I’m just learning about cybersecurity and I just realized that data security is really important. I don’t know if everybody knows this. Do CISOs know? I should email all of them and ask.



This week’s episode of CISO/Security Vendor Relationship Podcast features me, David Spark (@dspark), producer of CISO Series, and co-host Mike Johnson. Our guest is Steve Zalewski, deputy CISO, Levi Strauss & Co.

Thanks to this week’s podcast sponsor, DivvyCloud

DivvyCloud provides continuous security and compliance across all CSPs and containers, including AWS, GCP, Azure, Ailibaba, and Kubernetes, providing a comprehensive view of what’s in your cloud, along with the tools and automation you need to manage it today, tomorrow, and into the future as your business grows and changes.

Got feedback? Join the conversation on LinkedIn.

On this week’s episode

Why is everyone talking about this now?

On Quora, the question was asked, “What is the most common unaddressed cybersecurity risk at companies?” Looking through the list, we’ve talked about all of these issues: people (malicious and negligence), program maturity, data privacy, and just basic network. They’re all important, but we discuss which one we believe is least addressed.

There’s got to be a better way to handle this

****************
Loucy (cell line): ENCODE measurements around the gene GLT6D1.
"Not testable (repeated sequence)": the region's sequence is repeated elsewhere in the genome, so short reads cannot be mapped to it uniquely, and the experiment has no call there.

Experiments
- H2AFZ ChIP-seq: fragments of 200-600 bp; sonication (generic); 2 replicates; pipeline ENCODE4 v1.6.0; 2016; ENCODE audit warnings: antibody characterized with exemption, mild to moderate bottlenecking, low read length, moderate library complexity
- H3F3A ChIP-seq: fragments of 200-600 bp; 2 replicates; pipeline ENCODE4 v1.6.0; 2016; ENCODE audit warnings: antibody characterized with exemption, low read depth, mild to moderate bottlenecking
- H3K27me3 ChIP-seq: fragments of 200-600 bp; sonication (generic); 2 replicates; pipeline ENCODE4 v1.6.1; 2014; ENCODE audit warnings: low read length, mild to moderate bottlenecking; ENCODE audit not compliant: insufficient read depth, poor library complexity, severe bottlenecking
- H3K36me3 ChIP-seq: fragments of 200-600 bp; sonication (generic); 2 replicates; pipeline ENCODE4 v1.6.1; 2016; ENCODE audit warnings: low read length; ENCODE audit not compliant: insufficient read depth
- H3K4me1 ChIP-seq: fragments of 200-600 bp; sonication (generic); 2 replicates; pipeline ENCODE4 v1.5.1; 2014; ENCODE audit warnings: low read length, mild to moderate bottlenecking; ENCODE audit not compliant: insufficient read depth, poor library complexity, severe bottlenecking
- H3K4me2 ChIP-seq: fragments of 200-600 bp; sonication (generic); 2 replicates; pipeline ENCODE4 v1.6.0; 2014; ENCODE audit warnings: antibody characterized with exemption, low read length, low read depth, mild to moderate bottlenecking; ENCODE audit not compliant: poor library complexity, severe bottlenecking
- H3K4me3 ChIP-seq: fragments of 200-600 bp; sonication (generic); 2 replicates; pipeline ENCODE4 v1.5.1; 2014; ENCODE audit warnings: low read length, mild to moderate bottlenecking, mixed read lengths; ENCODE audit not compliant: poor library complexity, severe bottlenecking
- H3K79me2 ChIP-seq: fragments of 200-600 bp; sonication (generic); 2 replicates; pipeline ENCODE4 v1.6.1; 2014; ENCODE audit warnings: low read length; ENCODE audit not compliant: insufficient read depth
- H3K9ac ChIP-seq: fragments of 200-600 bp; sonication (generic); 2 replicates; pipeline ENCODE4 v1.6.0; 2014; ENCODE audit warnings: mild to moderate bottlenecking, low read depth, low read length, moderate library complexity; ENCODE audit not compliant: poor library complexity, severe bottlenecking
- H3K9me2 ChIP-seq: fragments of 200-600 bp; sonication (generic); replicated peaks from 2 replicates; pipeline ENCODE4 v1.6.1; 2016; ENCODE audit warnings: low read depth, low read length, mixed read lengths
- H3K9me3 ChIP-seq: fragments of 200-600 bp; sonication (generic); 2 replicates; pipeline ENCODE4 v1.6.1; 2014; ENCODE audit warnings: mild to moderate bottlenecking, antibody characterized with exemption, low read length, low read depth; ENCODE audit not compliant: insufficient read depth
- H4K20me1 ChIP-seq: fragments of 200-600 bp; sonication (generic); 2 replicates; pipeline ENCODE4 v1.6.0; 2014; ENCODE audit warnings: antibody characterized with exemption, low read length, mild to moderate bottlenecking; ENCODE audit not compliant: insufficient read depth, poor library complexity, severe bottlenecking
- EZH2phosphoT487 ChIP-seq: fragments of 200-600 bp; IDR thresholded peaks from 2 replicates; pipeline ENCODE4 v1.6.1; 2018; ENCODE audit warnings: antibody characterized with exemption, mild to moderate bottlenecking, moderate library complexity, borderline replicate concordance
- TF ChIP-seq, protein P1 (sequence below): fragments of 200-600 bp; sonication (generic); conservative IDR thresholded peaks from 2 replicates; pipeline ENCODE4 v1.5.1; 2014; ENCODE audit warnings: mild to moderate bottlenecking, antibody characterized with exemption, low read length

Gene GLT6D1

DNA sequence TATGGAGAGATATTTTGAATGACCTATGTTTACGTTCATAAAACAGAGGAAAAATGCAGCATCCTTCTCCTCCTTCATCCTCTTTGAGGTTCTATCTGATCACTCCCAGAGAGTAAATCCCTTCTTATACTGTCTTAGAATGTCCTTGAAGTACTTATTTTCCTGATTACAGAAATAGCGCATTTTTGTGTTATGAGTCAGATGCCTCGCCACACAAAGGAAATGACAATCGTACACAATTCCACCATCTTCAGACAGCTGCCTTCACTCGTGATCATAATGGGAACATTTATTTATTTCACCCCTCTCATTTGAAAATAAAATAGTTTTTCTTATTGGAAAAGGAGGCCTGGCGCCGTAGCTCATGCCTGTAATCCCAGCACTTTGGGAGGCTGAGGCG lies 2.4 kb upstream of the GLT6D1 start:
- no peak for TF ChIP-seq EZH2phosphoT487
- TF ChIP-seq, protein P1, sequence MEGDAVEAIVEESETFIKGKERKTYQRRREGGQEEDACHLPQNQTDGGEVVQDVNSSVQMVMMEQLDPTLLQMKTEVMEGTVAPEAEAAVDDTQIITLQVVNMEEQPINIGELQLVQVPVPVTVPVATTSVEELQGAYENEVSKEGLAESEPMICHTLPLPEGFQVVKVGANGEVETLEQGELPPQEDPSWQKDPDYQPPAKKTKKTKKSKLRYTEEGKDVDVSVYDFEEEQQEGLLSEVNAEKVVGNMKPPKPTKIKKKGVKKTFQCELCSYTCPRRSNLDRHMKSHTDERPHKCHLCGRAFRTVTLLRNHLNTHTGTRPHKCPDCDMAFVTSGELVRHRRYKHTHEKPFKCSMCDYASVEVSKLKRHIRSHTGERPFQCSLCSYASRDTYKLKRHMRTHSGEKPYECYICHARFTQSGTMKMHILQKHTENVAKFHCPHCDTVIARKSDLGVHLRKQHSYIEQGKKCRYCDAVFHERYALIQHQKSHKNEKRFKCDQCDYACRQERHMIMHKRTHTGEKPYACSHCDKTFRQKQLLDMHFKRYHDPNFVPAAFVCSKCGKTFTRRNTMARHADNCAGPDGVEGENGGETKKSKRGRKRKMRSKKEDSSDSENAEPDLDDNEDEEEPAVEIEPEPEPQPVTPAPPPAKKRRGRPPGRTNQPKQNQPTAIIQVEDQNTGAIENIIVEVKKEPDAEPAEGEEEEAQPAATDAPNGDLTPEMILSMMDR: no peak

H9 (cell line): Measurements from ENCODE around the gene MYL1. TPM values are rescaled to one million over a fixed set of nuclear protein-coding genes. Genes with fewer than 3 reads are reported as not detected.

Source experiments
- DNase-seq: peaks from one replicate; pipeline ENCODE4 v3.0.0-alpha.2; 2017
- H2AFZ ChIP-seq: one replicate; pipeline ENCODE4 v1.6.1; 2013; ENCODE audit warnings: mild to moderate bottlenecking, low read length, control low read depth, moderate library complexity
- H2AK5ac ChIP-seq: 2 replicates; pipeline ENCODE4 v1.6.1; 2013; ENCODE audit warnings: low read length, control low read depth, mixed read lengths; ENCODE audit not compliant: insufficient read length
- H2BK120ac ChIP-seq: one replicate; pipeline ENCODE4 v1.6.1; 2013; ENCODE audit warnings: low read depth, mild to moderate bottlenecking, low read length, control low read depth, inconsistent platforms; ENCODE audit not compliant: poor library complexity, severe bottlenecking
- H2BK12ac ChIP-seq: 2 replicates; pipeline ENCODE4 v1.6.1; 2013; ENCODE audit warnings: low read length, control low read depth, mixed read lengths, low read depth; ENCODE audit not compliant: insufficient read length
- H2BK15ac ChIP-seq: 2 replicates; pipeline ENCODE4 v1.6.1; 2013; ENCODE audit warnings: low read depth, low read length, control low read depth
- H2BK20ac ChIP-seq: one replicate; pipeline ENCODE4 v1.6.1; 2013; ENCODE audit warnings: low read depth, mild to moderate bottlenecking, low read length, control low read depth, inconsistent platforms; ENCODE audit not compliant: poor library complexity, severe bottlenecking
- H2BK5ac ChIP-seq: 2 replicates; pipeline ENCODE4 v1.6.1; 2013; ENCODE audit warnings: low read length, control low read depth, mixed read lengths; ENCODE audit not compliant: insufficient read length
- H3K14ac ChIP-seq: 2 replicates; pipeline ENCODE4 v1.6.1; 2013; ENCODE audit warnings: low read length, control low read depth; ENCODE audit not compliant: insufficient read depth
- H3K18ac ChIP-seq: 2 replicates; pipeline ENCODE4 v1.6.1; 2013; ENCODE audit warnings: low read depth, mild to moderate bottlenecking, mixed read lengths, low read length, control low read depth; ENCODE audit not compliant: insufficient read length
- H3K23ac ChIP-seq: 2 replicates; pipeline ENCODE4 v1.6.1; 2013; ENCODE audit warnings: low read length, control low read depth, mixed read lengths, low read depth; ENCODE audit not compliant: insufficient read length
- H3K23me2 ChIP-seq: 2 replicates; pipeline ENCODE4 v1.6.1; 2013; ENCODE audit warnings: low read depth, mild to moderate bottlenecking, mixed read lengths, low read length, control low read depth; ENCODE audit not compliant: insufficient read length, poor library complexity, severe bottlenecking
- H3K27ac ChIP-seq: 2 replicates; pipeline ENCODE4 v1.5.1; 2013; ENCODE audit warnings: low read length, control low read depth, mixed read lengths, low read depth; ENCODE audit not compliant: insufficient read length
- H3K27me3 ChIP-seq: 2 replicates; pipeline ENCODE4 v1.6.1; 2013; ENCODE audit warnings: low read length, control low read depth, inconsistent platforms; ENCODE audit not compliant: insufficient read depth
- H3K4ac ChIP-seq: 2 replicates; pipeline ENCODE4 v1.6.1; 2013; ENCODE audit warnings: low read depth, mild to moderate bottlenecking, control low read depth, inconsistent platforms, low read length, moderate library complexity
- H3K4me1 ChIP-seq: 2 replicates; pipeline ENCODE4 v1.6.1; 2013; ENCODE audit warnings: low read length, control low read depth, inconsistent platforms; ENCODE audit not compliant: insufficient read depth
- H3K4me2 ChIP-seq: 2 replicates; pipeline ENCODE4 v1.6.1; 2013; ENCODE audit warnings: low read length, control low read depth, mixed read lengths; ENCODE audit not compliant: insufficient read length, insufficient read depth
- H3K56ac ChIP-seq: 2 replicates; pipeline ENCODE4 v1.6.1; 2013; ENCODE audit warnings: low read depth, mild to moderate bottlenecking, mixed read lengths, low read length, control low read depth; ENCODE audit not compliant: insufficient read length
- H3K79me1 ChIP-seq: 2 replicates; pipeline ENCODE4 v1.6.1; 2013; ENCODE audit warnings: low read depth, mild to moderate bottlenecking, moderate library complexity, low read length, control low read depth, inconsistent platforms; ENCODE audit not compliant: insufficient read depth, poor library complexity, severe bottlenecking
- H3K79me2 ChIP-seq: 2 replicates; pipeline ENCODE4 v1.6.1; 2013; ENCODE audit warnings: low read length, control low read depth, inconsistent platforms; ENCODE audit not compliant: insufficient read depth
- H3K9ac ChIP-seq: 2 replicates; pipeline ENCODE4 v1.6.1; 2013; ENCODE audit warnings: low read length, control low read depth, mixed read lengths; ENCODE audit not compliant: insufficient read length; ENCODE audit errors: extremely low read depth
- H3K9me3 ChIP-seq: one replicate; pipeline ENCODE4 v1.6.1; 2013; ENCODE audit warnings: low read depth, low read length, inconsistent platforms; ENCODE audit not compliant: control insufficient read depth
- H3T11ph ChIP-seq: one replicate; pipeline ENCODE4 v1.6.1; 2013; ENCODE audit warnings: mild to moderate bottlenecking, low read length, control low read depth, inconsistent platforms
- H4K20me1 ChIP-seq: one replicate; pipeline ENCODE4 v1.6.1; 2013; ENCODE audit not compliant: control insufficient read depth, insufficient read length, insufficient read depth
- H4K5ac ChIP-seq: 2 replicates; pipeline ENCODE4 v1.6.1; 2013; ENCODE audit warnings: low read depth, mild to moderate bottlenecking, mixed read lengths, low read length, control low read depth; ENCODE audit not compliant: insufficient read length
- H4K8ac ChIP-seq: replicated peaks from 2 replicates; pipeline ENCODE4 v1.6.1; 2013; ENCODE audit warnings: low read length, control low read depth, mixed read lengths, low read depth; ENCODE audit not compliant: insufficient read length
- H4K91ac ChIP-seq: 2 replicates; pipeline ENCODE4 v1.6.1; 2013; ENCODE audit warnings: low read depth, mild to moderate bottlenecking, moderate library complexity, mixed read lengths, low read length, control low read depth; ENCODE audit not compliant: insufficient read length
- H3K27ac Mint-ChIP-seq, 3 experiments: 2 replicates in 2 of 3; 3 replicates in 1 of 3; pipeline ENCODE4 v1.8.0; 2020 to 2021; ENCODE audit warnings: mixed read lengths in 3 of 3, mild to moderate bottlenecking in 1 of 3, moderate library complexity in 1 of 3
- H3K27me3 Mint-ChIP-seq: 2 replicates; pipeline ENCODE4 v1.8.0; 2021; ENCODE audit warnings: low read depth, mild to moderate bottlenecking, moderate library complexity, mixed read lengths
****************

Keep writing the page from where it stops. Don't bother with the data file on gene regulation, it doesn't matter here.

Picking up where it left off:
What happens when a cloud provider breaks a service level agreement or SLA? On a recent episode of Defense in Depth, Taylor Lehmann, CISO, athenahealth said that putting ultimatums in SLAs just doesn’t work in reality. No one really pulls the plug just because a cloud provider fell short on providing a certain level of uptime. We walk through the steps of the SLA. What’s needed? What’s too much? What do you do when something is violated? How do you right the ship and maintain the relationship?

What’s Worse?

What happens when there’s a political motivation to select a vendor?

What do you think of this pitch? and Why is this a bad pitch?

We put a good one and a bad one back to back so you can hear the range of what comes in a CISO’s inbox.

Um… maybe you shouldn’t have done that

As a security vendor, how do you catch yourself if you’re cybersplaining?

Brian Haugli of Sidechannel Security offered the following definition: “When a salesperson or company representative explains in detail how a basic attack, ransomware, BEC, or other threat works to a CISO or current cybersecurity expert in order to push a sale.”

From what I see, it appears that cybersplaining is the norm mostly for those who are very green in cybersecurity. I’ll also say I’ve seen the complete opposite where someone at a much higher level assumes you’re already in their head and agree to the same assumptions they have about cybersecurity as well. This plays out that they’ll state an issue in cybersecurity and conclude with “right?” not waiting for an answer but just assuming you’re on the same page so that they can go on with their rant.

What are ways to check yourself on both sides of the spectrum and what’s the happy medium?